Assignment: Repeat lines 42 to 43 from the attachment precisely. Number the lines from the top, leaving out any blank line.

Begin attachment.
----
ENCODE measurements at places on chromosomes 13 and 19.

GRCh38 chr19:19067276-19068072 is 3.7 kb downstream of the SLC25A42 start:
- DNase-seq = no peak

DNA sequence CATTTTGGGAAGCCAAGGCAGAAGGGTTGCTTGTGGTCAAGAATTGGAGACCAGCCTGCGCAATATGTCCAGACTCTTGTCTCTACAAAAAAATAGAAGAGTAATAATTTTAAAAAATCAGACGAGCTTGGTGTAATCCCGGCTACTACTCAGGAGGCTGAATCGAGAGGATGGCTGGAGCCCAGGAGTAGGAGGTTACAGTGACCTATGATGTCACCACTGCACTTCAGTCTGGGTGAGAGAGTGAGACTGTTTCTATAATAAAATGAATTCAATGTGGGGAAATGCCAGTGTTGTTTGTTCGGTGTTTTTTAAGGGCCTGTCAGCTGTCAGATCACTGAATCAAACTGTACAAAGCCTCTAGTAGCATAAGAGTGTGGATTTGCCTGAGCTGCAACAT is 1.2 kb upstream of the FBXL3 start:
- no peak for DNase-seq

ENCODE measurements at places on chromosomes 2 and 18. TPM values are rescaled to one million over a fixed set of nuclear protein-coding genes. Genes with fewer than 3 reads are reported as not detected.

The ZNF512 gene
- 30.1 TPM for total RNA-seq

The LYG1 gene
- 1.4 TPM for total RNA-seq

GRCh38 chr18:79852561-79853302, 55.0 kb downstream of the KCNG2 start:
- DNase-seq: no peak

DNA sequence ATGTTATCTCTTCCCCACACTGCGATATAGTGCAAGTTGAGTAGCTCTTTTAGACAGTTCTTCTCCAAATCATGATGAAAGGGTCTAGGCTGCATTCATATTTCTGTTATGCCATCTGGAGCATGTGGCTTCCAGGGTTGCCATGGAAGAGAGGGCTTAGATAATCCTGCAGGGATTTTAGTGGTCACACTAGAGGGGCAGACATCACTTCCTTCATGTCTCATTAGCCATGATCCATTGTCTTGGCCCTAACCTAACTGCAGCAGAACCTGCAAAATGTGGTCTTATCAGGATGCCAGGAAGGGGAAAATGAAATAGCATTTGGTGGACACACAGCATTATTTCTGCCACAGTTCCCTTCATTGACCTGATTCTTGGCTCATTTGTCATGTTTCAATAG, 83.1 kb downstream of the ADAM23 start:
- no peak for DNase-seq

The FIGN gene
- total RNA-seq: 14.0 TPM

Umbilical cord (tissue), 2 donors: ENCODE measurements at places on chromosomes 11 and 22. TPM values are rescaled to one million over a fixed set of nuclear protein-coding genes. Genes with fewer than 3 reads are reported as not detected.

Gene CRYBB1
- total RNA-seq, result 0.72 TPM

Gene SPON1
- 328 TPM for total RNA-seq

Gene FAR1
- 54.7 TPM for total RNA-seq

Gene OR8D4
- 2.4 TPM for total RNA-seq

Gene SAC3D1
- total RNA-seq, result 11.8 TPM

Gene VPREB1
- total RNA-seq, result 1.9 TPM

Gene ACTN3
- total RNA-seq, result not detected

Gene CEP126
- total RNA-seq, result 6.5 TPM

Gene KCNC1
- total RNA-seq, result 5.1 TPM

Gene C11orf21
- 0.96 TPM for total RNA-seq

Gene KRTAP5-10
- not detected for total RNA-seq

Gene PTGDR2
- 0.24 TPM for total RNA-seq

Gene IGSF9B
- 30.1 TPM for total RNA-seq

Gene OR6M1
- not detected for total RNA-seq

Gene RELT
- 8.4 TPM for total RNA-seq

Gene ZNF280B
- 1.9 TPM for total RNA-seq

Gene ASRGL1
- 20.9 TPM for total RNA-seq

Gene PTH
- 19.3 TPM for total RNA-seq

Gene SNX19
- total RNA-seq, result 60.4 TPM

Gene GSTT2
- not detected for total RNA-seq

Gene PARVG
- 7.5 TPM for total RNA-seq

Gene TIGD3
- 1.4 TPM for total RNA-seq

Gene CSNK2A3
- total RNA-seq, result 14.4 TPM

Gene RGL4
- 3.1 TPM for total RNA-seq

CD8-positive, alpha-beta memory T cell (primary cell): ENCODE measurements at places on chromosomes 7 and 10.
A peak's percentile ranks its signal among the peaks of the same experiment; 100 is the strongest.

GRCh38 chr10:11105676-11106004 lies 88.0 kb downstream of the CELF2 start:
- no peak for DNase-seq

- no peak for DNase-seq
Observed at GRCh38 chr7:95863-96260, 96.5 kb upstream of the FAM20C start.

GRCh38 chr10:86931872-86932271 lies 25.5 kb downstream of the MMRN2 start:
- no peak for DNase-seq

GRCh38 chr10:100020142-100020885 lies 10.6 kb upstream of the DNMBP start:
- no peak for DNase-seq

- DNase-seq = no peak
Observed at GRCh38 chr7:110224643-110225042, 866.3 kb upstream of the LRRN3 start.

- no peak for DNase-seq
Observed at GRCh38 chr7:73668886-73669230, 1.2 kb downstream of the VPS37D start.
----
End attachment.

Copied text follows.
Gene IGSF9B
- 30.1 TPM for total RNA-seq